Salvador was without oxygen for an unknown amount of time until Sisouvanh Synhavong called 911 to say she had just given birth and her baby wasn't breathing.

They were rushed to Kennewick General Hospital, where doctors discovered Sisouvanh Synhavong hadn't been pregnant and Salvador's mother was missing. Camacho Gomez's body was found early June 28 in Columbia Park.

In addition to Salvador, Camacho Gomez left behind a now 4-year-old daughter, Brenda, and a now 13-year-old son, Juan Carlos, a sixth-grader who goes by Carlos.

Carlos and Brenda were with their mother when she was approached by Sisouvanh Synhavong at a bus stop in Pasco. Carlos helped translate because Sisouvanh Synhavong didn't speak Spanish, and Sisouvanh Synhavong made arrangements to meet Camacho Gomez later to give her some baby clothes.

On the first day of testimony, Carlos took the witness stand and testified about the last day he saw his mother alive. During the trial, Prosecutor Andy Miller called Carlos "courageous" and "strong" for telling the truth.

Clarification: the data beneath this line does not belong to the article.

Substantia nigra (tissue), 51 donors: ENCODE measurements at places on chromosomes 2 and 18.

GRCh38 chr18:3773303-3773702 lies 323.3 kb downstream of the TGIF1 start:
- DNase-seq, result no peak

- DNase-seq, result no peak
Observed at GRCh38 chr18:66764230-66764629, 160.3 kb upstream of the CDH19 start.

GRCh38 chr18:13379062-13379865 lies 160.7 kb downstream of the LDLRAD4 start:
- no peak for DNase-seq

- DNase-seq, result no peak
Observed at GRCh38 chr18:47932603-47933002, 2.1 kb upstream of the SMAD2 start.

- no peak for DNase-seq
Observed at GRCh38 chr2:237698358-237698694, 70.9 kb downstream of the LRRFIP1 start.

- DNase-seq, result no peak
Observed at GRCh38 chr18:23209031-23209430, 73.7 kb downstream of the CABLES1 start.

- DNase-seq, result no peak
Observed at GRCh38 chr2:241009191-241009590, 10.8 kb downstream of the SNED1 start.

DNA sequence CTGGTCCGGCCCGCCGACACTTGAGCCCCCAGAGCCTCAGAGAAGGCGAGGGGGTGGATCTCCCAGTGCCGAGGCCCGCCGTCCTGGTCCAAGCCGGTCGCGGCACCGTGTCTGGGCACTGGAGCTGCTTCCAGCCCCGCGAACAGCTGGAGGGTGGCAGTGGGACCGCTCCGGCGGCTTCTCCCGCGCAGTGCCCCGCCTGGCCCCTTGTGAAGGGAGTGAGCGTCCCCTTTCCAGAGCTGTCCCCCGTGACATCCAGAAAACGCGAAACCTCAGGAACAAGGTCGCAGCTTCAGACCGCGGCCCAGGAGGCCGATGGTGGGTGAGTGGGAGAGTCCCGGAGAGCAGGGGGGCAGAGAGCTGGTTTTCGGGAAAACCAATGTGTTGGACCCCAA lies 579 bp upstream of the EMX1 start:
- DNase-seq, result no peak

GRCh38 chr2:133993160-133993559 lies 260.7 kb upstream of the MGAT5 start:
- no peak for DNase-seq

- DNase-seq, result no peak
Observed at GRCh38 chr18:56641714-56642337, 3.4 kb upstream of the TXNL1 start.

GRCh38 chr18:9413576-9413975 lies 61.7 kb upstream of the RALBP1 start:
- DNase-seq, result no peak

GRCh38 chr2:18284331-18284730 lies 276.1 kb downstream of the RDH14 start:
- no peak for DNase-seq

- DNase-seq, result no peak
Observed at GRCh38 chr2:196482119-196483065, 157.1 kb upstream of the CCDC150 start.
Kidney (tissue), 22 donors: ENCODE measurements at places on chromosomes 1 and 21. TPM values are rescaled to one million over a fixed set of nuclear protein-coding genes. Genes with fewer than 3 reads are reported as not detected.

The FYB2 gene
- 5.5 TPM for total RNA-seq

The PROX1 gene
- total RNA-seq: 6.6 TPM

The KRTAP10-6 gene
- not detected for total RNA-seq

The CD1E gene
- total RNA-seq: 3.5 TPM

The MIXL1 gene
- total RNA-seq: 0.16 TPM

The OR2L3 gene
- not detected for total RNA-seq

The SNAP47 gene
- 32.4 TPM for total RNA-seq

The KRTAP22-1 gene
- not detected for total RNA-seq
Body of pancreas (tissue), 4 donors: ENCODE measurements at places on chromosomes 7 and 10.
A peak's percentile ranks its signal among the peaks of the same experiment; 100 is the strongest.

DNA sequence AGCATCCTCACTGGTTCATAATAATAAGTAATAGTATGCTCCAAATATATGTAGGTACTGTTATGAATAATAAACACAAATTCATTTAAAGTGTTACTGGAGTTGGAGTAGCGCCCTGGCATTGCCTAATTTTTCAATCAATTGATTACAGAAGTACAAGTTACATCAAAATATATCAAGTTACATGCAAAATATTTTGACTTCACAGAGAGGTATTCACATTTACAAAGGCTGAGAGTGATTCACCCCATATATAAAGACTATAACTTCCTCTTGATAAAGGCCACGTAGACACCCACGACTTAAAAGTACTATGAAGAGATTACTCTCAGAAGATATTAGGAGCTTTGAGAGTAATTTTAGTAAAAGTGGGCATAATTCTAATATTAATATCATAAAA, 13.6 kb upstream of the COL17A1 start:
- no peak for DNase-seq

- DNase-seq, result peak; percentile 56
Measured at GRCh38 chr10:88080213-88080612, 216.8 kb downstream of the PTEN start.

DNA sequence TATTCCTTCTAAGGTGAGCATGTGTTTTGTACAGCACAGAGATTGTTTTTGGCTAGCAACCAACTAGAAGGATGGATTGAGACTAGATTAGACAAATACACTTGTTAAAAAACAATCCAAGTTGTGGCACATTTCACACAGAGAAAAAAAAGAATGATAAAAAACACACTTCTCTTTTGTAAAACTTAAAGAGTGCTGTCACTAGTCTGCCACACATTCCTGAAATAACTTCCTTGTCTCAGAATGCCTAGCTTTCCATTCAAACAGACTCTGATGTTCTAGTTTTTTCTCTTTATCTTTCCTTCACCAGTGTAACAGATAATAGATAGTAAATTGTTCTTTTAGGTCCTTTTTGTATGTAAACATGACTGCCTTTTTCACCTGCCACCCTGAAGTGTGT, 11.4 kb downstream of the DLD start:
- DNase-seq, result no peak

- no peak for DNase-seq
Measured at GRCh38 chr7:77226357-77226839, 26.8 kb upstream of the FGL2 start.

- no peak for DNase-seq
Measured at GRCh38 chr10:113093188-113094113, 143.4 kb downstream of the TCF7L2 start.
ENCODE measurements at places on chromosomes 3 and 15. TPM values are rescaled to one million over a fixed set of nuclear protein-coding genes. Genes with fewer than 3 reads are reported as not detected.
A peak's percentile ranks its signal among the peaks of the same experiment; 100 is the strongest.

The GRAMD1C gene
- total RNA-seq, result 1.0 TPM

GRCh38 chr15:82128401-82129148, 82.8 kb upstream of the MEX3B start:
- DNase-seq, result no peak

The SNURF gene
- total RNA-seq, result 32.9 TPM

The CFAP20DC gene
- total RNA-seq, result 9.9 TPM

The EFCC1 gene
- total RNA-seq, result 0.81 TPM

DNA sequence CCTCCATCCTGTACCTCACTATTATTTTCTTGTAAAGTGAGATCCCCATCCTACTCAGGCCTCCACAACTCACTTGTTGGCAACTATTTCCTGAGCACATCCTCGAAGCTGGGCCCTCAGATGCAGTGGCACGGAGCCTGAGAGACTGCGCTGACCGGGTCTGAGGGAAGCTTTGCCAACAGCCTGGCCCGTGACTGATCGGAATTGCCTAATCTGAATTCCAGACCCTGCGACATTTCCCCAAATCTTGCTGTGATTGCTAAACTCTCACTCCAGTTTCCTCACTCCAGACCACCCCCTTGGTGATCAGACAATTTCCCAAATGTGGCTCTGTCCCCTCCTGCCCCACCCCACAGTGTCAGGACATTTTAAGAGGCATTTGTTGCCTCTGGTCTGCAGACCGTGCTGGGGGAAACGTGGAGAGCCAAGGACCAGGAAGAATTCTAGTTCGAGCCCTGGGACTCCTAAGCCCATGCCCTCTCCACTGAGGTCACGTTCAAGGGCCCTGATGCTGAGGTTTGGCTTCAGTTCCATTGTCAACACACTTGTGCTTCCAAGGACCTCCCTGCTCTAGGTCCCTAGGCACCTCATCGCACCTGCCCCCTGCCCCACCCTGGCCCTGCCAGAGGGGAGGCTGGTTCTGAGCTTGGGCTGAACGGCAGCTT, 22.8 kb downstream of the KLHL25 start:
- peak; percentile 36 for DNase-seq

Campos Gomez said he was nervous for his son and surprised he did so well on the stand.

"His only thoughts are of playing around, and he was put in a position to be a witness to a horrendous crime," he said. "I was worried about him, about his health, about the stress it would cause him. But I knew it was necessary to have a verdict in our favor."

The family is doing "OK," but they are tired, nervous and stressed, said Campos Gomez.

The verdict hasn't given him any closure, he said, "because we still have the pain of such a big loss of our loved one."